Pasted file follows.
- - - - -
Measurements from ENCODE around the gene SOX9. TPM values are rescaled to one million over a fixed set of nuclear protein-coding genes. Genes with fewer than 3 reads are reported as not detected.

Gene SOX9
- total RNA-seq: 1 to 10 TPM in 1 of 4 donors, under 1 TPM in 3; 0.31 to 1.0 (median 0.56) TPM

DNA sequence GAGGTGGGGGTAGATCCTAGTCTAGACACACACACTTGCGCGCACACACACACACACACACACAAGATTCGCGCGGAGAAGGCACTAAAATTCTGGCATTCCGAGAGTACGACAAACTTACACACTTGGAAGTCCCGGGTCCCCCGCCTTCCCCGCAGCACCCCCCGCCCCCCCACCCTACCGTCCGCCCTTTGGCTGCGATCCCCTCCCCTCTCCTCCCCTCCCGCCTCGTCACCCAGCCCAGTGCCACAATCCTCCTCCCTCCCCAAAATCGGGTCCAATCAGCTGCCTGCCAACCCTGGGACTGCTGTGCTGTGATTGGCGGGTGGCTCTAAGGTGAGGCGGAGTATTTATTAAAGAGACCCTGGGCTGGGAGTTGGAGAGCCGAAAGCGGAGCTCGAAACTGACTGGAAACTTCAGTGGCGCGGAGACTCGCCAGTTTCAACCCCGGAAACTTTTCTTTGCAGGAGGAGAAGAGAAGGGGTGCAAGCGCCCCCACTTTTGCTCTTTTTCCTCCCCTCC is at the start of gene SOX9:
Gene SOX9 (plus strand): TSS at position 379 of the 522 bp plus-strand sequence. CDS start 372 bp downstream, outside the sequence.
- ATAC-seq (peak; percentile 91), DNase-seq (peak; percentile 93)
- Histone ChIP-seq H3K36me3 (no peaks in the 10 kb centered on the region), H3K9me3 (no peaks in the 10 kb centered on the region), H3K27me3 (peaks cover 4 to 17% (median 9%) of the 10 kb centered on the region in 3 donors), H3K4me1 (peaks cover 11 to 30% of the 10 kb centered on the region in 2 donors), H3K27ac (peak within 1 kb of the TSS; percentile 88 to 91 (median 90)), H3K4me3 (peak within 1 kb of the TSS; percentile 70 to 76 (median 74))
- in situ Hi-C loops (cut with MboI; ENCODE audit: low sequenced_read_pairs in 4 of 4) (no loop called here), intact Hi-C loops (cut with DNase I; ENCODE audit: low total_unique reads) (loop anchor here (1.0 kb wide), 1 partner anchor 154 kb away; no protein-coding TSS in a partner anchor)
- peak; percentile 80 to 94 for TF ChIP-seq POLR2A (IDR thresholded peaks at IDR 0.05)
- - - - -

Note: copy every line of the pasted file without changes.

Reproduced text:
Measurements from ENCODE around the gene SOX9. TPM values are rescaled to one million over a fixed set of nuclear protein-coding genes. Genes with fewer than 3 reads are reported as not detected.

Gene SOX9
- total RNA-seq: 1 to 10 TPM in 1 of 4 donors, under 1 TPM in 3; 0.31 to 1.0 (median 0.56) TPM

DNA sequence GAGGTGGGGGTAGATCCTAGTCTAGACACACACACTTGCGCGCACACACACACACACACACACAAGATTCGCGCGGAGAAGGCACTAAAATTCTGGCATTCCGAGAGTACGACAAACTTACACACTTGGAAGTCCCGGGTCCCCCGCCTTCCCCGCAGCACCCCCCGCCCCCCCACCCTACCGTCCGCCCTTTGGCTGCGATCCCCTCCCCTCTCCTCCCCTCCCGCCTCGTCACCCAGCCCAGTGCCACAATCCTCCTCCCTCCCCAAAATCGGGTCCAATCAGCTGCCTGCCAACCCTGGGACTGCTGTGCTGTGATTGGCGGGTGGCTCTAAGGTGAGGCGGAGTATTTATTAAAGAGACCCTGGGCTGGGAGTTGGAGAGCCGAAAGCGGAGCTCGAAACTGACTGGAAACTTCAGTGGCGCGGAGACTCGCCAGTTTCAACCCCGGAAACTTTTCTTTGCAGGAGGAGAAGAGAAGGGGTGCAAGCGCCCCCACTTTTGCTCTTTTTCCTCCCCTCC is at the start of gene SOX9:
Gene SOX9 (plus strand): TSS at position 379 of the 522 bp plus-strand sequence. CDS start 372 bp downstream, outside the sequence.
- ATAC-seq (peak; percentile 91), DNase-seq (peak; percentile 93)
- Histone ChIP-seq H3K36me3 (no peaks in the 10 kb centered on the region), H3K9me3 (no peaks in the 10 kb centered on the region), H3K27me3 (peaks cover 4 to 17% (median 9%) of the 10 kb centered on the region in 3 donors), H3K4me1 (peaks cover 11 to 30% of the 10 kb centered on the region in 2 donors), H3K27ac (peak within 1 kb of the TSS; percentile 88 to 91 (median 90)), H3K4me3 (peak within 1 kb of the TSS; percentile 70 to 76 (median 74))
- in situ Hi-C loops (cut with MboI; ENCODE audit: low sequenced_read_pairs in 4 of 4) (no loop called here), intact Hi-C loops (cut with DNase I; ENCODE audit: low total_unique reads) (loop anchor here (1.0 kb wide), 1 partner anchor 154 kb away; no protein-coding TSS in a partner anchor)
- peak; percentile 80 to 94 for TF ChIP-seq POLR2A (IDR thresholded peaks at IDR 0.05)